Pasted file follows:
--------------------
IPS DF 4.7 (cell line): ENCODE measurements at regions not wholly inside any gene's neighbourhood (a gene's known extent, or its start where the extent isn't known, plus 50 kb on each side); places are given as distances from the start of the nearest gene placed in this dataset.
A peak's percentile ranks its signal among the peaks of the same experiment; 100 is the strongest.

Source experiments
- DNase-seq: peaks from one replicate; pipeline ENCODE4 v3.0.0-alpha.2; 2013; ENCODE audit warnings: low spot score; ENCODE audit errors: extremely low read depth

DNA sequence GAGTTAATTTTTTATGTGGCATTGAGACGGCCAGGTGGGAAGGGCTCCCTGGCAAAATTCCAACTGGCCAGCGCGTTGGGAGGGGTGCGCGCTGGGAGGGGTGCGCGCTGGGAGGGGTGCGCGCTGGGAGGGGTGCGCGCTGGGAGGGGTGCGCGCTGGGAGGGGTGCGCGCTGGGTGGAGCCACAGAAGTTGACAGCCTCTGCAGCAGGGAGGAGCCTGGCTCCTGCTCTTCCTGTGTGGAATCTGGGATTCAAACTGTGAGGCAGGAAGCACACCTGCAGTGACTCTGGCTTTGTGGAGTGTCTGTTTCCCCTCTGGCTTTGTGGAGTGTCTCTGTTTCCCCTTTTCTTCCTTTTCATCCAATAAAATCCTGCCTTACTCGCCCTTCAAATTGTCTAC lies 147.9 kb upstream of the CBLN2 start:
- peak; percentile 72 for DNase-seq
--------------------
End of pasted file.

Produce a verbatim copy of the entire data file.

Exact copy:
IPS DF 4.7 (cell line): ENCODE measurements at regions not wholly inside any gene's neighbourhood (a gene's known extent, or its start where the extent isn't known, plus 50 kb on each side); places are given as distances from the start of the nearest gene placed in this dataset.
A peak's percentile ranks its signal among the peaks of the same experiment; 100 is the strongest.

Source experiments
- DNase-seq: peaks from one replicate; pipeline ENCODE4 v3.0.0-alpha.2; 2013; ENCODE audit warnings: low spot score; ENCODE audit errors: extremely low read depth

DNA sequence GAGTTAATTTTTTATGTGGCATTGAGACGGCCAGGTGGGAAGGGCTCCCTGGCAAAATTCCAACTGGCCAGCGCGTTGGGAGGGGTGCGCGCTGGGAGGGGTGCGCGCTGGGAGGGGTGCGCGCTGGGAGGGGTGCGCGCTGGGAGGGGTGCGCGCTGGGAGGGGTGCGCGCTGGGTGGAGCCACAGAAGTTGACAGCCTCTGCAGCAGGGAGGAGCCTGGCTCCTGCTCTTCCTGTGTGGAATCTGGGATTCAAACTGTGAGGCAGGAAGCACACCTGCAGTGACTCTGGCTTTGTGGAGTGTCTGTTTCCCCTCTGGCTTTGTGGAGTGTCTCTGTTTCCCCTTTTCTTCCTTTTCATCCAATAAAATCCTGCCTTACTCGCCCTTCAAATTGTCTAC lies 147.9 kb upstream of the CBLN2 start:
- peak; percentile 72 for DNase-seq